Years after they were first used to catch out unwary users, simple phishing scams sent via email are both common and effective. On the face of it this is surprising. Businesses installed email-filtering gateways a decade ago, some even investing in technologies designed to authenticate messages such as Sender Policy Framework (SPF), DomainKeys Identified Mail (DKIM)and Domain-based Message Authentication, Reporting & Conformance (DMARC).

While this has made some difference in filtering out spam and unwanted messages, phishing email has evolved to counter these techniques. The plain truth is that users have to open email, some of that will have been targeted well enough to allay suspicion, and getting around the defences that have been thrown up is still more than possible. 


Focus has shifted from using technology on its own to user training even if this promises only an imperfect cure. But user awareness can and does make some difference. 

Here we present a top ten list of phishing lures as compiled by email security-as-a-service firm Proofpoint. These represent the most common techniques based on their own filtering of messages. How may of us wouldn't be swayed to click on at least one of these?


With the rise of virtual PBX systems and softphones, employees have increasingly been conditioned to expect voicemail that appears as a media attachment in their inbox. Voicemail inherently carries an urgency to the communication as well, further overriding natural caution and prompting an unthinking click.


As is the case with voicemail, eFax communications have an inherent urgency, coupled with the neural disconnect caused by the historic association of fax with phone lines and audio, which aren’t naturally associated with malware. Employees in the midst of a busy day don’t think twice before clicking to open the attached or URL-linked “fax”.

Corporate communications

Whether it’s a request to send a wire transfer, or an apparent failed ACH transaction, cash movement issues are urgent and compelling. The attachment and the embedded “email” link in the message are both likely to result in malware being installed if clicked.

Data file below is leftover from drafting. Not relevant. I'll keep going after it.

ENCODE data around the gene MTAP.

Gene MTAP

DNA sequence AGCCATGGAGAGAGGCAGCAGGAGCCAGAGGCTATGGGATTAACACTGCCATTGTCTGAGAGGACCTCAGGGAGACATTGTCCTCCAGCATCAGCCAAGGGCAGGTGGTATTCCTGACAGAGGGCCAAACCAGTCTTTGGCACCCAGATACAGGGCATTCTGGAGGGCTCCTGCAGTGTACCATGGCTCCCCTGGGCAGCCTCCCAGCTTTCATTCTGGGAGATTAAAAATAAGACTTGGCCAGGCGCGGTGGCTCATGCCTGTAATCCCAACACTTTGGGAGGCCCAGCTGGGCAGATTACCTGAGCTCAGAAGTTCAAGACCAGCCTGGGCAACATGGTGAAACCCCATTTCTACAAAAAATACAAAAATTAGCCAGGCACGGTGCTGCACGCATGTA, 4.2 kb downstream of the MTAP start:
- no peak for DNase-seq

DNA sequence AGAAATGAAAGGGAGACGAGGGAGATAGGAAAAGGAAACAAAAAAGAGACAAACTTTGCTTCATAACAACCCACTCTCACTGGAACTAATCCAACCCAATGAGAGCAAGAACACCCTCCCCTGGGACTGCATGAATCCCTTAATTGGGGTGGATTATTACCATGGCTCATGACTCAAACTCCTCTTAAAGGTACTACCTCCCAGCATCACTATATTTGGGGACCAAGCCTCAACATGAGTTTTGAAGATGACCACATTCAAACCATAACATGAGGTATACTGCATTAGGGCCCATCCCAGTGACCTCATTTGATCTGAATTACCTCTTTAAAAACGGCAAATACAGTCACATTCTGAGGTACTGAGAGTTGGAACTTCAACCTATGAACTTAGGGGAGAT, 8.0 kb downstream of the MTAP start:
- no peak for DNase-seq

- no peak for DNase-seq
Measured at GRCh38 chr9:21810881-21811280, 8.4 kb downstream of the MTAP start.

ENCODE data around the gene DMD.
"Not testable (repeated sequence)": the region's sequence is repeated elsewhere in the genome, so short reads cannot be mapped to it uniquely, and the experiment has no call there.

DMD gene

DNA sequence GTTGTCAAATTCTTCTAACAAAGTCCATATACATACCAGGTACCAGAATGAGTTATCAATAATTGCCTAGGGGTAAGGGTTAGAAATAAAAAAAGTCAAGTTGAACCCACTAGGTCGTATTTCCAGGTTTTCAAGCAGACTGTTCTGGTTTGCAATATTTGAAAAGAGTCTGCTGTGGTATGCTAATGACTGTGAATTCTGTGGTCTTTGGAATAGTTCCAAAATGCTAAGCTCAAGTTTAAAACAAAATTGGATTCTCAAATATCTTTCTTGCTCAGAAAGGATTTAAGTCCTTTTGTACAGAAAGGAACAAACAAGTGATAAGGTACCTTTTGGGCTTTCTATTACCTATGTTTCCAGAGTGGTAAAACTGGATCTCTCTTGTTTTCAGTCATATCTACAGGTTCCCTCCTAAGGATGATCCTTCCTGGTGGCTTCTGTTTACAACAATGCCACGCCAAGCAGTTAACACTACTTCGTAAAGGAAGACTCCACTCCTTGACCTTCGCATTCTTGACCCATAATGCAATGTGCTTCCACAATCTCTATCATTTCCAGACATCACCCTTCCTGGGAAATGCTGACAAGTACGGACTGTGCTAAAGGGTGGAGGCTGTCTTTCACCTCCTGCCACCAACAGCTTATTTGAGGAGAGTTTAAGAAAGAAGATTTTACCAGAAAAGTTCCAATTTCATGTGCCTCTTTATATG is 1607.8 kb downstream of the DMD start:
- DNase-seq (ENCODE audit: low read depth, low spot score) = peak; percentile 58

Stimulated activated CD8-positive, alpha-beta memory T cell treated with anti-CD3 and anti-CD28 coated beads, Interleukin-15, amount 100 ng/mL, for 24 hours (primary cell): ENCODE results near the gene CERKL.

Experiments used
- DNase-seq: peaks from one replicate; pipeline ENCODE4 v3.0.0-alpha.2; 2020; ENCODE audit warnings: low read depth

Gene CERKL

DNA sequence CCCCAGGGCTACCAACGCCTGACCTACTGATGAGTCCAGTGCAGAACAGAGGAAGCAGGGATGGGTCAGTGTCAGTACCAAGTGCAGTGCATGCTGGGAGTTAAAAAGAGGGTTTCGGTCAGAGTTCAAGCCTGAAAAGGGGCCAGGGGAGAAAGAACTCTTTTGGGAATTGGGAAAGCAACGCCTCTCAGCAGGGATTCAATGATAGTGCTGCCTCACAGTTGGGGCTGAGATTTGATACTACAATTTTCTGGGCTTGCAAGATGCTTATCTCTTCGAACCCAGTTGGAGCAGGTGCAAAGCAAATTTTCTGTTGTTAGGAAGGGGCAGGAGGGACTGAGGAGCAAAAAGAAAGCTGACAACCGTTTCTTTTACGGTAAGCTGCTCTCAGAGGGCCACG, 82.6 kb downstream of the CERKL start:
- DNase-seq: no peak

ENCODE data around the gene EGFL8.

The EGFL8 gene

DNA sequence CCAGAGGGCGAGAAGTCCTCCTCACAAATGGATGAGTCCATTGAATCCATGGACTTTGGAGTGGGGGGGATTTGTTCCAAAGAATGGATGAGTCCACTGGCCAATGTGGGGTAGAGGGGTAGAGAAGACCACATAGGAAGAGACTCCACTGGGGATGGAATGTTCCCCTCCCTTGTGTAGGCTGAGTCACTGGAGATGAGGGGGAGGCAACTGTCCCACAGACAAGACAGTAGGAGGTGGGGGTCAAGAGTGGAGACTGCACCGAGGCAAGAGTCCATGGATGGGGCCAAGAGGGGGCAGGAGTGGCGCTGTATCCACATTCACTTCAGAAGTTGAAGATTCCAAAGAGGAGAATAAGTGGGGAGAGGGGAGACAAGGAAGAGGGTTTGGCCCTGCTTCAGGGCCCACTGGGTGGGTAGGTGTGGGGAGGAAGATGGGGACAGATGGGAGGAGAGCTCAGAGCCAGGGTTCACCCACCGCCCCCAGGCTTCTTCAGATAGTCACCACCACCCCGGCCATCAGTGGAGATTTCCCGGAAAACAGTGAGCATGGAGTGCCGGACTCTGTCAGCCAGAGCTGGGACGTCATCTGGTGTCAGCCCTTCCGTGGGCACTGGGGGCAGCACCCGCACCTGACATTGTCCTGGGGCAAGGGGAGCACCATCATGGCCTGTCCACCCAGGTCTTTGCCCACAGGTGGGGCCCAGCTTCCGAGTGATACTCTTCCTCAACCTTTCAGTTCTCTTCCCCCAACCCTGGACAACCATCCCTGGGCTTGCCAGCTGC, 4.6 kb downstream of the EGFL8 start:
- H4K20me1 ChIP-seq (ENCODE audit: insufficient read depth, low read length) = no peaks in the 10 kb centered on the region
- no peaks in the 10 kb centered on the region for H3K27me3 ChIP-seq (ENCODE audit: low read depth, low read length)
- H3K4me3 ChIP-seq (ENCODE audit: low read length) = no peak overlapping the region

Personal warnings

Whether it’s an immediate alert of potential fraud on your credit card or bank account, or simply a vaguely disturbing or confusing ‘advisory’, don’t ever click the links. Open a browser, proceed to the main web page of your financial institution, and use the contact links on the page - or call the phone number on the back of your physical credit card or ATM.

Security alerts

A variation on the warning theme designed to hit a sensitive button - 'your account has been disabled after it was the victim of unauthorised access', or a variation on that theme. Given that users now receive such warnings, this attack can be disarming.


Invoices can be fraudulent in several ways, but whether an end-user pays a non-existent supplier or simply clicks on any of the links in this email, the results will be cash losses to the company. The attacker wins again.

Package delivery

Too often users instinctively associate malicious phish with a demand. Psychologically, offers register differently, so when users receive what appears to be an unsolicited gift (in the form of an order, package, airline ticket confirmation or similar), an instinctive action is often to click for more information.

Order confirmations

People are habituated to receive these and barely notice when the form is abused in phishing attacks. Common brands (and sometimes obscure ones that grab the attention) are used to disarm suspicion until it's too late.

Social networking

Natural curiosity is a weapon of choice for social engineering. Most users when approached via social networking will click on the inviting party’s profile, “just to find out who it is”. In most phishing emails, every link can trigger malware, up to and including links that appear to be to images or legal boilerplate at the bottom.


Solicitation (Job offers, singles meetup, pharmaceuticals, whether it’s a job offer, singles meetup, discount on pharmaceuticals, or other unsolicited solicitation, it’s quite likely to produce undesired results if the links or attachments are clicked. This is one of the oldest of the lot but keeps turning up in new forms.